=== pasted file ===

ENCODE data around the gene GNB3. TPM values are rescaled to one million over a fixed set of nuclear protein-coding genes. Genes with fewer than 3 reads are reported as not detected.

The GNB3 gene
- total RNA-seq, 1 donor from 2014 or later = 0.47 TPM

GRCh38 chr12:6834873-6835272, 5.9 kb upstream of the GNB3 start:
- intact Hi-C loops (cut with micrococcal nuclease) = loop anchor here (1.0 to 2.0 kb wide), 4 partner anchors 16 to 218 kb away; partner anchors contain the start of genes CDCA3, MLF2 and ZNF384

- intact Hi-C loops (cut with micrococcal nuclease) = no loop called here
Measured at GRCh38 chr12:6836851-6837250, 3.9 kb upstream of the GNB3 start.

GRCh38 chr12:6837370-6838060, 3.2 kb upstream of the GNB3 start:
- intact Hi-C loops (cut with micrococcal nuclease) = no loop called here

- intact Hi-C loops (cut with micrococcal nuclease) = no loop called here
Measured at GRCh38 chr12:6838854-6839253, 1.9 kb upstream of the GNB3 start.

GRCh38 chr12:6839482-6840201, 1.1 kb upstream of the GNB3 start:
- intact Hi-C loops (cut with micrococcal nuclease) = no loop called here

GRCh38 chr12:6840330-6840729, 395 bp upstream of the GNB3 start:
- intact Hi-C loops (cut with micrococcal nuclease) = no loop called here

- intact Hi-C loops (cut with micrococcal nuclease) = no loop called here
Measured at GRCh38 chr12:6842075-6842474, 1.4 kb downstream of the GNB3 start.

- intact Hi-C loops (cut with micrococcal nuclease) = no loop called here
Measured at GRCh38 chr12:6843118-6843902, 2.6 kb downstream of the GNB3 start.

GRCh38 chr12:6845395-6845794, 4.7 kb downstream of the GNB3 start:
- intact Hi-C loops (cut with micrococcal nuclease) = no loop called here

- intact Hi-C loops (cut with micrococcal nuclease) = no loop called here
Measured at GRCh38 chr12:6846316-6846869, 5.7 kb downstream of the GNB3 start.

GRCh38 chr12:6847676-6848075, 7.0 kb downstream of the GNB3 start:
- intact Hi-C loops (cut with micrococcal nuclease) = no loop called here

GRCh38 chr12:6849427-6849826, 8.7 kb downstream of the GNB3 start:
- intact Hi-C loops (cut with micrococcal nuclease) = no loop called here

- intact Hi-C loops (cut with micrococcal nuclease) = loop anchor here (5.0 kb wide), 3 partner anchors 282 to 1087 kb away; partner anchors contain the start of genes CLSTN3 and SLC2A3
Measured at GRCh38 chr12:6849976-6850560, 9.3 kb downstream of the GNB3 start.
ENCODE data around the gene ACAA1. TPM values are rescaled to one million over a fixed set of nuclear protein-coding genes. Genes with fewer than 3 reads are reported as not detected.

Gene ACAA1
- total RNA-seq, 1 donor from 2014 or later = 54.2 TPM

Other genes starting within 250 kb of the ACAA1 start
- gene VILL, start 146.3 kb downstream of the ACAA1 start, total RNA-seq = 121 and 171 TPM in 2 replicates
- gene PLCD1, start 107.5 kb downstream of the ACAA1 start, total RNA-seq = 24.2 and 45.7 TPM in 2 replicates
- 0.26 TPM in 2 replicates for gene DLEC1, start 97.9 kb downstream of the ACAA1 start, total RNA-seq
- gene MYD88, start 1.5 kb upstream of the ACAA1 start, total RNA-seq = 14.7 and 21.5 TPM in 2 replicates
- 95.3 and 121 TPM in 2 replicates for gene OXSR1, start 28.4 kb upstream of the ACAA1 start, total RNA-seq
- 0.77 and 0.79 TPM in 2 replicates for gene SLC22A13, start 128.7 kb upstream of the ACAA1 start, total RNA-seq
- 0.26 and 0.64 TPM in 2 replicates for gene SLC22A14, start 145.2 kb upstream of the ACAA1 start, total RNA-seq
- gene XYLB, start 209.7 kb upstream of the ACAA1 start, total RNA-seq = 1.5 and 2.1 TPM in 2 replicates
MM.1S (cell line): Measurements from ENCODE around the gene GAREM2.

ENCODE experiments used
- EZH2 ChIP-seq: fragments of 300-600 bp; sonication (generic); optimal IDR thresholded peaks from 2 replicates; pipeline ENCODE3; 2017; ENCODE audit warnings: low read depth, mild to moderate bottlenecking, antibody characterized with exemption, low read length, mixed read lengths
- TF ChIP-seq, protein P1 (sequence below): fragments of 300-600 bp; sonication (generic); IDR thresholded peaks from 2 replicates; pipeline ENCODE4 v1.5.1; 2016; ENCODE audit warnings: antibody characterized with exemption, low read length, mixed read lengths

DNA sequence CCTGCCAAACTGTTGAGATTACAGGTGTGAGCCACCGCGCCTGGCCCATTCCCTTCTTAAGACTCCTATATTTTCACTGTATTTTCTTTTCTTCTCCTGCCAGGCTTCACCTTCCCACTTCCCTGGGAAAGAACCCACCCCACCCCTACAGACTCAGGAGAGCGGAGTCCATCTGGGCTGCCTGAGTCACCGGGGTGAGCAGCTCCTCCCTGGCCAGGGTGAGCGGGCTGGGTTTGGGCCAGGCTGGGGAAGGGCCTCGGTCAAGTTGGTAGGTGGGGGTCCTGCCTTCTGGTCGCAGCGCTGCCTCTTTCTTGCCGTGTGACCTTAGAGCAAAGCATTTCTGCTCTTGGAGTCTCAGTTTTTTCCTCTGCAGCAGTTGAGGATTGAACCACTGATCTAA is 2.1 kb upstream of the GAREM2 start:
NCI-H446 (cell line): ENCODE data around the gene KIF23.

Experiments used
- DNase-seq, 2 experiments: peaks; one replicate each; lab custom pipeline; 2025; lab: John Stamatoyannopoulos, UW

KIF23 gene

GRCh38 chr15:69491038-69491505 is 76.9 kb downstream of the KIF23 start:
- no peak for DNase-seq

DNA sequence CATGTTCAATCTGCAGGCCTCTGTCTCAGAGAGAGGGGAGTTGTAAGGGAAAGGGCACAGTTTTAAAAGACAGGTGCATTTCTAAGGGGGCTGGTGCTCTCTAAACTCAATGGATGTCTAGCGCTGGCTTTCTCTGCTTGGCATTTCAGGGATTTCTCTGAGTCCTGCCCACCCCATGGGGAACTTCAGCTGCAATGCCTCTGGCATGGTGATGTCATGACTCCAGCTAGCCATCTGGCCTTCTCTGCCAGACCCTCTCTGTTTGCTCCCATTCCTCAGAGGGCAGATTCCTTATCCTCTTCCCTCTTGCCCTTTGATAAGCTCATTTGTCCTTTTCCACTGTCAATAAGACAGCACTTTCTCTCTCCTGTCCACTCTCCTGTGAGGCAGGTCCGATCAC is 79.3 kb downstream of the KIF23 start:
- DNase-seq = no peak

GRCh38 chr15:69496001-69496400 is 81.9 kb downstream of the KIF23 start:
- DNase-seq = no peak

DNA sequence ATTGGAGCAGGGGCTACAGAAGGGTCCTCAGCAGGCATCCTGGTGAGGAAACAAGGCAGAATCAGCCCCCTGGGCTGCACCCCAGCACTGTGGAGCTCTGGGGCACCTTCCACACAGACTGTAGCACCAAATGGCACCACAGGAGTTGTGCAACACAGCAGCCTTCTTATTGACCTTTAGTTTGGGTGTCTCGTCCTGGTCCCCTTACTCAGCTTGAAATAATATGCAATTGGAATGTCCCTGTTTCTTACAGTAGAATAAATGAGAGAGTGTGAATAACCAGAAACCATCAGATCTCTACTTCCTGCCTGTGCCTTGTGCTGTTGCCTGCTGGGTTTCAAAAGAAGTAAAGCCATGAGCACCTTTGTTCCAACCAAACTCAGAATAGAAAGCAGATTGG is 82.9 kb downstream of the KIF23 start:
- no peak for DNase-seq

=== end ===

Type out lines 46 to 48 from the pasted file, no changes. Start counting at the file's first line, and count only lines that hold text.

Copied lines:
DNA sequence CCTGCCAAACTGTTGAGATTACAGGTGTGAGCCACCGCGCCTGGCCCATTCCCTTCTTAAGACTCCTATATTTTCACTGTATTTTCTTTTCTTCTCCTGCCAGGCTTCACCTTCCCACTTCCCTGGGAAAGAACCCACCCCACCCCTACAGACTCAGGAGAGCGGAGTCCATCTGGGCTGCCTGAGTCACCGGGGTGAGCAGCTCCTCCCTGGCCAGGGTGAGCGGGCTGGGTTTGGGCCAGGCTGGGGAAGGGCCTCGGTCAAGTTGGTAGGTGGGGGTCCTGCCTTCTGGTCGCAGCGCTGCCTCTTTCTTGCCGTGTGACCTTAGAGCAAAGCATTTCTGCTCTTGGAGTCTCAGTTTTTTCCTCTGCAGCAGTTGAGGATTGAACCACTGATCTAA is 2.1 kb upstream of the GAREM2 start:
NCI-H446 (cell line): ENCODE data around the gene KIF23.

Experiments used